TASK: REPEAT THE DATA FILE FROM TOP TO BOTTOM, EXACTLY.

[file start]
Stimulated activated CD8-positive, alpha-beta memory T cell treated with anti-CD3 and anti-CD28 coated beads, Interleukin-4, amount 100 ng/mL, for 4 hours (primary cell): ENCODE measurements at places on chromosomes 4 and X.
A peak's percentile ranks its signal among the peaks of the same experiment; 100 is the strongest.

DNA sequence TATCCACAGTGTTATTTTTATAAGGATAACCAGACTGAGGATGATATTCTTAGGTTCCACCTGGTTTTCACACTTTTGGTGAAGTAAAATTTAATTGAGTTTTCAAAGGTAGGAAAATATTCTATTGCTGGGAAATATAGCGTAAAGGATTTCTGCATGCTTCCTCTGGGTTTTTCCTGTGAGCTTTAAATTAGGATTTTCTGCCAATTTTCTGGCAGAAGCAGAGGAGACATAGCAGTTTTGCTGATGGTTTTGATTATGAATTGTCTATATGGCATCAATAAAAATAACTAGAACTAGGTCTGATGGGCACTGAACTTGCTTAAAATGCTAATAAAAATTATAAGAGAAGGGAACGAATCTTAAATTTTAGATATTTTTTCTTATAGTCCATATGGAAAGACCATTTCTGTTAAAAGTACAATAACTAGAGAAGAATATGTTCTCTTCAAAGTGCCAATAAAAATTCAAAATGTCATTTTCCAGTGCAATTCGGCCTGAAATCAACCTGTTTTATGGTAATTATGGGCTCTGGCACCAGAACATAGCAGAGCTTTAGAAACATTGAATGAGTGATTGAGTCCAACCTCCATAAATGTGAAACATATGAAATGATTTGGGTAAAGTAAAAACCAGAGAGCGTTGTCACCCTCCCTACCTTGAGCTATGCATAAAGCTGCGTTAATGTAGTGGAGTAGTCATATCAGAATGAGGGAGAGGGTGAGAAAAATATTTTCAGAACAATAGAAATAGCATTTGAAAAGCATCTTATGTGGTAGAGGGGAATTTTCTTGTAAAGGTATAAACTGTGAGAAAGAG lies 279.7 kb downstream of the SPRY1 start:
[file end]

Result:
Stimulated activated CD8-positive, alpha-beta memory T cell treated with anti-CD3 and anti-CD28 coated beads, Interleukin-4, amount 100 ng/mL, for 4 hours (primary cell): ENCODE measurements at places on chromosomes 4 and X.
A peak's percentile ranks its signal among the peaks of the same experiment; 100 is the strongest.

DNA sequence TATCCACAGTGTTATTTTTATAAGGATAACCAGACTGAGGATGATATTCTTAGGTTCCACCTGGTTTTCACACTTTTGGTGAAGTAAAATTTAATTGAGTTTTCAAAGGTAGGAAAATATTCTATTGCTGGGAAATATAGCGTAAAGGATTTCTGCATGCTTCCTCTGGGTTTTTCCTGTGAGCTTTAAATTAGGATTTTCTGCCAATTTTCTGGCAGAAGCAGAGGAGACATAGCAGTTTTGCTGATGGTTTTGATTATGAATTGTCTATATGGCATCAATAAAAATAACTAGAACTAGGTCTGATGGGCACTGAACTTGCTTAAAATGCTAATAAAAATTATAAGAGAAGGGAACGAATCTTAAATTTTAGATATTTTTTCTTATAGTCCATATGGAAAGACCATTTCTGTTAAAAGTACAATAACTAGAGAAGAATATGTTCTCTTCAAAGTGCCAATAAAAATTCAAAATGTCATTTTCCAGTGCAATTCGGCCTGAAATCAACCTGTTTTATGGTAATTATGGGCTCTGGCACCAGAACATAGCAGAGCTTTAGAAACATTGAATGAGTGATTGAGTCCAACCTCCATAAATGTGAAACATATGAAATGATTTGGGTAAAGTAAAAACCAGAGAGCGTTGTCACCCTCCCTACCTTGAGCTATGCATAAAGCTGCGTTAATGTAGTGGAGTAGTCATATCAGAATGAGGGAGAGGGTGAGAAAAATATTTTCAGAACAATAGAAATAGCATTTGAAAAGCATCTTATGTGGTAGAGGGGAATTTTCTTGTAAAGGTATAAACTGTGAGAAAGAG lies 279.7 kb downstream of the SPRY1 start: